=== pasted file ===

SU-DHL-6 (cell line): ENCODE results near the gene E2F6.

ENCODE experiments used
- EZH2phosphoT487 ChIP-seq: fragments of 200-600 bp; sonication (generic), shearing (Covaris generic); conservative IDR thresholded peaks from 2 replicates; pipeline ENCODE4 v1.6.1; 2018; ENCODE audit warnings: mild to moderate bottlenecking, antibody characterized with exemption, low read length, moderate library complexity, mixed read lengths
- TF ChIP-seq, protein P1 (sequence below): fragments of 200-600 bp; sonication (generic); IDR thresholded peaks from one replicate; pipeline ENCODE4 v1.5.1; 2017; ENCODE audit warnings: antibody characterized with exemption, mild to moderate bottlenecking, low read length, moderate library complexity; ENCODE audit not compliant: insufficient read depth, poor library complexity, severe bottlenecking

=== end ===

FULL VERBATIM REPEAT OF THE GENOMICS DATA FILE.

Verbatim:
SU-DHL-6 (cell line): ENCODE results near the gene E2F6.

ENCODE experiments used
- EZH2phosphoT487 ChIP-seq: fragments of 200-600 bp; sonication (generic), shearing (Covaris generic); conservative IDR thresholded peaks from 2 replicates; pipeline ENCODE4 v1.6.1; 2018; ENCODE audit warnings: mild to moderate bottlenecking, antibody characterized with exemption, low read length, moderate library complexity, mixed read lengths
- TF ChIP-seq, protein P1 (sequence below): fragments of 200-600 bp; sonication (generic); IDR thresholded peaks from one replicate; pipeline ENCODE4 v1.5.1; 2017; ENCODE audit warnings: antibody characterized with exemption, mild to moderate bottlenecking, low read length, moderate library complexity; ENCODE audit not compliant: insufficient read depth, poor library complexity, severe bottlenecking